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Review - Wife To James Whelan: The Man That Got Away


Though Teresa Deevy was arguably the world's most famous female playwright in 1942, the year she completed her class-conscious romance Wife To James Whelan, the new management of Dublin's Abbey Theatre, which had already produced six of her plays, turned it down. The once-prolific career of the dramatist whose love for theatre began after being diagnosed at age 20 as incurably deaf due to Meniere's disease, skidded to a halt, making her name, at least on this shore, all but forgotten now.

All these circumstances, especially the part about her being all but forgotten, make Wife To James Whelan a natural selection for Artistic Director Jonathan Bank's Mint Theatre Company, those specialists in staging museum-quality productions of fascinatingly obscure works. In a fine and engaging mounting directed by Bank, the play may seem rather quaint on the surface, but it's brimming with undeclared passion and painfully understated emotional conflicts.

In the first of the evening's three acts, James Whelan (Shawn Fagan) is an eager factory worker from Kilbeggan, willing to relocate to Dublin when a promising work opportunity arises. Nan (Janie Brookshire), the girl who has his heart, prefers that he stay home, making light of his uppity ambitions and not making any promises when he asks for her to wait for his return.

Seven years later, he does return as the owner of a fledgling motor service company that quickly grows into a success. Though he offers Nan - now widowed, broke and a mother - a good job, she, out of desperation, tries to take advantage of his kindness and he retaliates without mercy. What makes their relationship interesting is that Fagan pulls off the tricky balance of making Whelan a cocky entrepreneur who does have a soft spot for Nan, but who also wants the woman who wouldn't wait for him to be continually reminded of what she turned down. Brookshire is heartbreaking, playing Nan's cold acceptance of her poor situation as she stresses how the woman won't allow her pride to stand in the way of necessity.

While James Whelan may, in fact, be married to his career, there is no shortage of women in his life. Liv Rooth makes for an appealingly flirty blonde trophy girl who notices his potential as a husband and Rosie Benton is delightful as the gregarious pal with which he can be himself.

Martha Hally's character-enhancing costumes and Nicole Pearce's textured lighting make for effective visuals, particularly on Vicki R. Davis' versatile unit set; a moody mixture of wood, stone and brick, representing the simple, unadorned life that Nan clings to and James yearns to break free from.

Photos by Carol Rosegg: Top: Janie Brookshire and Shawn Fagan; Bottom: Shawn Fagan and Rosie Benton.

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It's not shaping up to be a very promising season for alumni of The Carol Burnett Show. Just like the recently closed Viagra Falls, Kenny Solms' It Must Be Him offers a terrific company of comical pros working hard to inject any mirth possible into ninety minutes of tepid material.

Gifted clown Peter Scolari rarely leaves the stage as L.A.-based writer Louie, whose passion for musical theatre (his home has cast albums of Take Me Along, Bajour, Redhead, and Donnybrook! prominently on display) led him to early success penning sketches for television variety shows. Now, in his 50s and struggling to find work, Louie spends nights cuddling with his Emmy Award when he's not trying to explain Kay Thompson references to his latest twenty-something himbo boyfriend, Scott (PatRick Cummings).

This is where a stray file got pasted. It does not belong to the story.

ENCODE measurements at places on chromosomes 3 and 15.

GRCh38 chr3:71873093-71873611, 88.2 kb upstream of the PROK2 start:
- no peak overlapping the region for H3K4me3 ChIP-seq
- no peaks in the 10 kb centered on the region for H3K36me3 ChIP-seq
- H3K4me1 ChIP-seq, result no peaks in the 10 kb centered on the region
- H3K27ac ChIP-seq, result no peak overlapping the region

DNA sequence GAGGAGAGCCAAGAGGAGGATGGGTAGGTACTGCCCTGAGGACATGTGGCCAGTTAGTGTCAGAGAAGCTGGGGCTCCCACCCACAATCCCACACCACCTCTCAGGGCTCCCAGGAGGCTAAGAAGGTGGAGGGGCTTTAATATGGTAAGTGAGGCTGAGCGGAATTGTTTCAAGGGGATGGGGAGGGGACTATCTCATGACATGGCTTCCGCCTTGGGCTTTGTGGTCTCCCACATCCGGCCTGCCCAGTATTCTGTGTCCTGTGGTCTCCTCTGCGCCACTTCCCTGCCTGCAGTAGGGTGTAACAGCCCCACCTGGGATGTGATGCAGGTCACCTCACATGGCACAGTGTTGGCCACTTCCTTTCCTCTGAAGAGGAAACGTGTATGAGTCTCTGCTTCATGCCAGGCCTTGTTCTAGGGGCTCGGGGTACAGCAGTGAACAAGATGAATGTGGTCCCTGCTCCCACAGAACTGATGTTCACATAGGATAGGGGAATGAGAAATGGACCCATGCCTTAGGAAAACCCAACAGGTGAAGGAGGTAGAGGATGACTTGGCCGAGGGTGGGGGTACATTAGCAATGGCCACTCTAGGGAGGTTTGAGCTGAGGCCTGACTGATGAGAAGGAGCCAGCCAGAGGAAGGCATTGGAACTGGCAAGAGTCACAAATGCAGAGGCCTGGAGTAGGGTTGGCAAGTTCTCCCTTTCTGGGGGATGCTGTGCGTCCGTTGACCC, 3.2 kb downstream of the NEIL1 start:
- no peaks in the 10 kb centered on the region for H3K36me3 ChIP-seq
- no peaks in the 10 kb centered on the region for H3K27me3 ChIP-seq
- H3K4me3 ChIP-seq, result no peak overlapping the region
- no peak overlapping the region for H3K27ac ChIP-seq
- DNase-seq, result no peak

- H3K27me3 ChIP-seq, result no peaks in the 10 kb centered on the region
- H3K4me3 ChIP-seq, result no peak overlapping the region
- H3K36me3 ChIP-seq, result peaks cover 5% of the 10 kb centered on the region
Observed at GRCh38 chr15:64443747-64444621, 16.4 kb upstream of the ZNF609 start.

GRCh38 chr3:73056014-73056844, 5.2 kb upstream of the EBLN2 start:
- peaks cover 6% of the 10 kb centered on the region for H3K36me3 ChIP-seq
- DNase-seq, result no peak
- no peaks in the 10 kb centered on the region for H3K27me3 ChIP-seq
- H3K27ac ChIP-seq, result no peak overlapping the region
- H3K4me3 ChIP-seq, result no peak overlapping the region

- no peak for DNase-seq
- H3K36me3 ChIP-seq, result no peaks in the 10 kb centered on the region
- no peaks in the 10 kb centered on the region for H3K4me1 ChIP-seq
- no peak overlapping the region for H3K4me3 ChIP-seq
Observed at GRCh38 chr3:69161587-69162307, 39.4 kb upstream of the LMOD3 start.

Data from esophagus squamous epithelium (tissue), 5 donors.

His agent and good friend, Russ (John Treacy Egan), wants him to revise the romantic comedy screenplay he's just completed into a gay male love story, thinking he can make it ring truer than the traditional straight version he's trying to sell. While rushing to get the job done before that evening's informal reading, Louie has fantasy visits from his deceased parents (Alice Playten is his nurturing mom and Bob Ari is his gruff dad) and his nerdy first girlfriend (Stephanie D'Abruzzo). Real life interruptions (and some legitimate laughs) are supplied by Liz Torres as his thickly-accented housekeeper, Ana. Skilled at flat, drop-dead comic zingers, Torres feasts on even the most humorless exchanges, such as, "How are you, Ana?" "Illegal."

By the time we get to the reading, Louis has filled his screenplay with much of the unfunny material we've just seen played out, only this time the role based on himself is being read by a bleached-blonde flamer described as "Rip Taylor without the confetti." (Edward Staudenmayer)

Desperate to make the story work, Louie now envisions the piece as a Broadway musical. Composer Larry Grossman and lyricist Ryan Cunningham provide a musical montage highlighted by an witless S&M number ("Kick me in the nuts and call me 'Honey'") featuring Ryan Duncan and Jonathan C. Kaplan as sassy showboys.

Director Daniel Kutner actually does a fine job of pushing the sitcom-style text along at a clipped pace and the talented cast delivers the material so sharply that the evening does have its entertainment value. But without a decent number of big laughs it amounts to little more than being kicked in the nuts without being called "Honey."

Photos by Carol Rosegg: Top: Stephanie D'Abruzzo and Peter Scolari; Bottom: (above) Peter Scolari and PatRick Cummings (below) Ryan Duncan, Edward Staudenmayer and Jonathan C. Kaplan.

Click here to follow Michael Dale on Twitter.

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